Washington. -- Robert Frost dismissed Carl Sandburg as the only poet to gain in translation. That is approximately the disdainful reaction of many Democrats to Bill Clinton's five-minute mini-homily on the budget Tuesday night.
Distilled to its essence, his volte-face -- five months ago he proposed large deficits; now he proposes balancing the budget -- suggests a slogan for his re-election race: "Me too, only slower." That is not a bugle call calculated to send a frisson through friend or foe, but perhaps it would sound better in some other language. Besides, Mr. Clinton's intervention in the budget process at least serves the purpose of proving that his presidency still has a pulse.
In just five minutes the president repudiated the budget he sent to Congress in February, and he promised to balance the budget in 10 years rather than the Republicans' seven years. As a candidate he promised to do it in five years but now he considers the Republicans' seven-year timetable a reckless endangerment of the economy.
He did not say how a $7 trillion economy can be discombobulated by cutting the deficit $60 billion in a year, which is the largest yearly cut in the House Republicans' plan. Laura Tyson, his chief economic adviser, says a seven-year goal is "arbitrary" but a 10-year goal is not. You figure it out.
Joseph Epstein, the essayist, wishes someone would invent a clock that tells both real and psychological time -- how long something is and how long it seems it is. President Clinton's five-minute talk must have seemed of Castro-like length to Democrats who for many months have been having such fun saying things like, "Our proposed 5.2 percent annual increase in school-lunch spending is sublimely just, but the Republicans' proposed 4.7 percent annual increase is fascistic." Mr. Clinton's talk washed away, like so many sand castles, the congressional Democrats' claims to be more than a merely reactive party, and to be operating on a higher moral plane than Republicans.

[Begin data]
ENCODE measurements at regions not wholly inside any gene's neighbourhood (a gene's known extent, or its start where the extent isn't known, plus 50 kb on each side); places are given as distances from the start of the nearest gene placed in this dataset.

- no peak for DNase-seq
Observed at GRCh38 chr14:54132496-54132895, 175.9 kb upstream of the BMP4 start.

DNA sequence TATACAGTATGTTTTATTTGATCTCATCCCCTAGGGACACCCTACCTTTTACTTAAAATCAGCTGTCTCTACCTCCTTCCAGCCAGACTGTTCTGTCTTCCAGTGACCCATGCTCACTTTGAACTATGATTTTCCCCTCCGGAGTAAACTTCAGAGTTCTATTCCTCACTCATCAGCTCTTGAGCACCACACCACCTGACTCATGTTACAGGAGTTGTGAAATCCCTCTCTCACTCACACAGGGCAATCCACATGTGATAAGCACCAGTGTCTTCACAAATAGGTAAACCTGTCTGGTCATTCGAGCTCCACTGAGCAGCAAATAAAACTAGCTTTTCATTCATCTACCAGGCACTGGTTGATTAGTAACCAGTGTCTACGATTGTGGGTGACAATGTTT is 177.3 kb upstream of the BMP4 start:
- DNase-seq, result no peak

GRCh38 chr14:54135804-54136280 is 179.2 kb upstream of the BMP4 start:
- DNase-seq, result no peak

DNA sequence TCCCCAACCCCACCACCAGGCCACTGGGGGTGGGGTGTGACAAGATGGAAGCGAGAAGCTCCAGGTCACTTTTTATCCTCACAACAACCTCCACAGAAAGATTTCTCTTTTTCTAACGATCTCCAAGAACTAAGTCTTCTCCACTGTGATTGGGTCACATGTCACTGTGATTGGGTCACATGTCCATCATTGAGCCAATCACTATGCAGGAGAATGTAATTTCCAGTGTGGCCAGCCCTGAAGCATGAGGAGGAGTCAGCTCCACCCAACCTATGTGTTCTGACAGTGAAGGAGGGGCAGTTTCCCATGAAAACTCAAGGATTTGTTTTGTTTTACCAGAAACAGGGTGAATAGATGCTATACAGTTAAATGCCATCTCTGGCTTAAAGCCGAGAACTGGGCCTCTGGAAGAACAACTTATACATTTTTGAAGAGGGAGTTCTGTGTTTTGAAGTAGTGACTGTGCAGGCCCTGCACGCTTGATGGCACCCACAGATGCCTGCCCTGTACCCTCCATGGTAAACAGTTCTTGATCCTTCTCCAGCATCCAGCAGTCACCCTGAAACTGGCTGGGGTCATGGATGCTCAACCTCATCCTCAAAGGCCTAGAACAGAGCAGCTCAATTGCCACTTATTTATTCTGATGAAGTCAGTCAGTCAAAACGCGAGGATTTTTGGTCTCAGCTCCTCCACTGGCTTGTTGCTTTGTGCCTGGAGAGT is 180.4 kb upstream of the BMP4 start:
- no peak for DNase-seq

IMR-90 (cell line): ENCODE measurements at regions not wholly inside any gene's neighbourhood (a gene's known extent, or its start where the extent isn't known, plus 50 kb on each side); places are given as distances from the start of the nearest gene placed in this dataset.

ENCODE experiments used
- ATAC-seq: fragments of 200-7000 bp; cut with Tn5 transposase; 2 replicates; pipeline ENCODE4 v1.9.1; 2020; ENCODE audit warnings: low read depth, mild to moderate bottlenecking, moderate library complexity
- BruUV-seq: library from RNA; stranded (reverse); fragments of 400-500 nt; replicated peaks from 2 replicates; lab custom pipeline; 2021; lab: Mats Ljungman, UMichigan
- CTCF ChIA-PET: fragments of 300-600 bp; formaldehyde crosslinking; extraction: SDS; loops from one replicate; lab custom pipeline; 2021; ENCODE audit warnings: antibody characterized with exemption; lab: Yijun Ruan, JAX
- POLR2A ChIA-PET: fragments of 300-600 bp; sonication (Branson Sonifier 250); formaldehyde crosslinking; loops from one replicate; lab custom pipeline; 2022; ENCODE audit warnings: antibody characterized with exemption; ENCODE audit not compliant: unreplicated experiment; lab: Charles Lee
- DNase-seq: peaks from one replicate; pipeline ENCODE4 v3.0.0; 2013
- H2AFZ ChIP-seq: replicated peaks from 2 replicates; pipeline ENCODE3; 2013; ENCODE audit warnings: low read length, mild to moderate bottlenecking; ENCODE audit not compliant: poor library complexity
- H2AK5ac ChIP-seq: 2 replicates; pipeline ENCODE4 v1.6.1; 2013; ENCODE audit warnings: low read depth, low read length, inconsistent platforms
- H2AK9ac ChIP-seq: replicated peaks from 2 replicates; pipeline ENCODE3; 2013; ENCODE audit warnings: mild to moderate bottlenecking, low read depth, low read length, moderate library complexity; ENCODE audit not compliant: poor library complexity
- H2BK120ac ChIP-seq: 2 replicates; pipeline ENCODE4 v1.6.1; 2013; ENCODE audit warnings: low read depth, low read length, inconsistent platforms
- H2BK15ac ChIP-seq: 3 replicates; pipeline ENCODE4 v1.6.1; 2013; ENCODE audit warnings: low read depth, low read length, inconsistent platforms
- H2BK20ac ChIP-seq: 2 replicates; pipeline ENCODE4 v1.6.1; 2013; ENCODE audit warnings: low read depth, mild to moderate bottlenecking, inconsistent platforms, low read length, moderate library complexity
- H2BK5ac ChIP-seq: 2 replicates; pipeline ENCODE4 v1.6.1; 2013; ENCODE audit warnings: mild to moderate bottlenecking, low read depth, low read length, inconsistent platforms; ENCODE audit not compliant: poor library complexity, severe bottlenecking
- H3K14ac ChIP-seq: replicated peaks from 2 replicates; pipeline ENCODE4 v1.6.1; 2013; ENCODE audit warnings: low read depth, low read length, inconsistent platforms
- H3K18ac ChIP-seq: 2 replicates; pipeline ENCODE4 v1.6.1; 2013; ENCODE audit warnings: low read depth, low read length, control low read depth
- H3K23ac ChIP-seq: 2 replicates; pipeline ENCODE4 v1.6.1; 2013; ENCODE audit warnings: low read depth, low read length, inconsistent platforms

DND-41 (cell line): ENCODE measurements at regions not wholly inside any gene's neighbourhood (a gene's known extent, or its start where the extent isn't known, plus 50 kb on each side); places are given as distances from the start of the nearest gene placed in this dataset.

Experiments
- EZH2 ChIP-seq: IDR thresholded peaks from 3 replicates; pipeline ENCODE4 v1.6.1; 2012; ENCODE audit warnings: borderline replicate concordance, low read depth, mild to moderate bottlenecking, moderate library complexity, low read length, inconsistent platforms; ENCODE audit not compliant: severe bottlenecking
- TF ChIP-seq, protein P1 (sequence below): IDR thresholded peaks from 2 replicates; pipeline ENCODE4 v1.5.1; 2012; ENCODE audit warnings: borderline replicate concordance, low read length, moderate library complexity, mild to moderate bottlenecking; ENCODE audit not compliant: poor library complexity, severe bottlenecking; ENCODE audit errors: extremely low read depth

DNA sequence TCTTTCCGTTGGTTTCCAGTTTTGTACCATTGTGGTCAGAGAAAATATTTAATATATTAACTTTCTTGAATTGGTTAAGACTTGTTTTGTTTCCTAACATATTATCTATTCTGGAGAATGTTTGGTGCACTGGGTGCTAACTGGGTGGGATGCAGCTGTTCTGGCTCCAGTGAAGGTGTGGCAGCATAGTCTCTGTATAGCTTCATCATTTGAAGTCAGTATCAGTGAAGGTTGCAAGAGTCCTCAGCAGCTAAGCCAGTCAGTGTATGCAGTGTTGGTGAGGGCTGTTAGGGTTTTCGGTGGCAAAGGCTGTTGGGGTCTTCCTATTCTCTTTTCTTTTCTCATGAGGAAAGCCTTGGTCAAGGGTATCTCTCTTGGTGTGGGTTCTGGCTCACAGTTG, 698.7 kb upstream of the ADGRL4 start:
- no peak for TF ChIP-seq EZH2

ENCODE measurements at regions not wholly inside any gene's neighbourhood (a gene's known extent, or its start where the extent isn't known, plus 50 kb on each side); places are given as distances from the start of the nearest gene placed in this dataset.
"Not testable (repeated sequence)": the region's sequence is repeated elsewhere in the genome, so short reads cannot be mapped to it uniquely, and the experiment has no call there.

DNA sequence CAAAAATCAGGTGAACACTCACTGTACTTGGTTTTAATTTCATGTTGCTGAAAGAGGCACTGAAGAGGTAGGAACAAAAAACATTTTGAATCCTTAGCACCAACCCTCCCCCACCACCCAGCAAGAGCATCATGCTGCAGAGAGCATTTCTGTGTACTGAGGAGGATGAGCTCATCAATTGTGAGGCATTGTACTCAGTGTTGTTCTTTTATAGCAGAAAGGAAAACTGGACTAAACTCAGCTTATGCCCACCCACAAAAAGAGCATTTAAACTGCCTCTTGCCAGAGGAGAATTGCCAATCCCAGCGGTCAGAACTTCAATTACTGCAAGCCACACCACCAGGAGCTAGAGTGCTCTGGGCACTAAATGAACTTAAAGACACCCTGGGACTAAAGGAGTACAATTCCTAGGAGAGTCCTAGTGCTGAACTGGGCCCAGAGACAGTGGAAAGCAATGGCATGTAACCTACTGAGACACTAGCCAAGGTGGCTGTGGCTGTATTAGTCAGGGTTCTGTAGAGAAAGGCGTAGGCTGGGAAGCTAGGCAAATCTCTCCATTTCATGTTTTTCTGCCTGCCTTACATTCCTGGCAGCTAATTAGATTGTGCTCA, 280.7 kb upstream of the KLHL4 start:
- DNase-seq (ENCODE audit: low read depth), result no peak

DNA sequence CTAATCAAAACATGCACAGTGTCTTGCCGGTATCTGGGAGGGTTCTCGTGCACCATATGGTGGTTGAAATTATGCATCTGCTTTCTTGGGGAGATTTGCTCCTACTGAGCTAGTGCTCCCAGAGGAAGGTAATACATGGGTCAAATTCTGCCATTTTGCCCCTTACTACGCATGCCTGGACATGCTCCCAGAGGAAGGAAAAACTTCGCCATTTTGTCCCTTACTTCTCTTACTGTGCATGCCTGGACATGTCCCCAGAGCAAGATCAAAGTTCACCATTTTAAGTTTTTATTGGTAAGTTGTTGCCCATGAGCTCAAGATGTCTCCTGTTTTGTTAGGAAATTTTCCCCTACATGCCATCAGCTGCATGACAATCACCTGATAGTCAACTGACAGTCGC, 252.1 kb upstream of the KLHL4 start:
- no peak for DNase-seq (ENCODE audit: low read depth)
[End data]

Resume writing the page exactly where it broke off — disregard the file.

Until Tuesday night the congressional Republicans' stance toward the president regarding the budget was Samuel Goldwyn's stance toward subordinates: "If I want your opinion, I'll give it to you." Tuesday night the president said, in effect, "I'll take it."
His decision to trudge along in the van of Republican government-cutters, muttering "not so much, not so fast, cut there rather than here," comes during a spring punctuated by 5-4 Supreme Court rulings in important cases. (They have concerned term limits, affirmative action, school desegregation, the reach of the federal government's power under the commerce clause. More 5-4 decisions are possible in the next few weeks concerning church-state relations, racial gerrymandering, freedom of association and gay rights.) If presidents did not nominate Supreme Court justices, it might be hard to believe that next year's presidential election was important, at least concerning domestic matters.
There are now two parties committed to the propositions that government is too big and that people are not entitled to all the current entitlements. Perhaps most Democrats are not really committed in their broken hearts. But a party with a president is largely defined by him, absent an insurrection, and Mr. Clinton has until now seemed on his way to becoming the first Democratic president since FDR to run for re-election without a challenge from within his party. But now if Jesse Jackson does not run, he must forever hold his peace. Forever is a long time and holding his peace is not Mr. Jackson's specialty.
Harold Ickes, deputy White House chief of staff, says of the president's re-election campaign, "The overall message will be the change of direction. Here's what you had for the 12 years before 1992; here's where we have moved the country." But those denoted by the pronoun "we" -- President Clinton and his appointees -- are being moved by those who are moving the country by controlling Congress. No one believes Mr. Clinton has cheerfully chosen the direction he is now moving.
In 1992, for the first time since 1964, a Democrat won the White House without running against Washington. But in 1995 he is more committed than Ronald Reagan was, as a practical matter, an agenda that actually will result in curbing and cutting government.
Perhaps he is now positioned to offer himself to the country as the person best suited to the task of tempering Newt Gingrich. But is the country ready to regard the presidency as a mere weight in the saddle of the speaker of the House?
In 1992 he ran as The Expert, the master of policy who would make government perform wonders. Mark Twain said that, to Americans, "expert" just means a guy from out of town. Bill Clinton isn't that any more.
9- George F. Will is a syndicated columnist.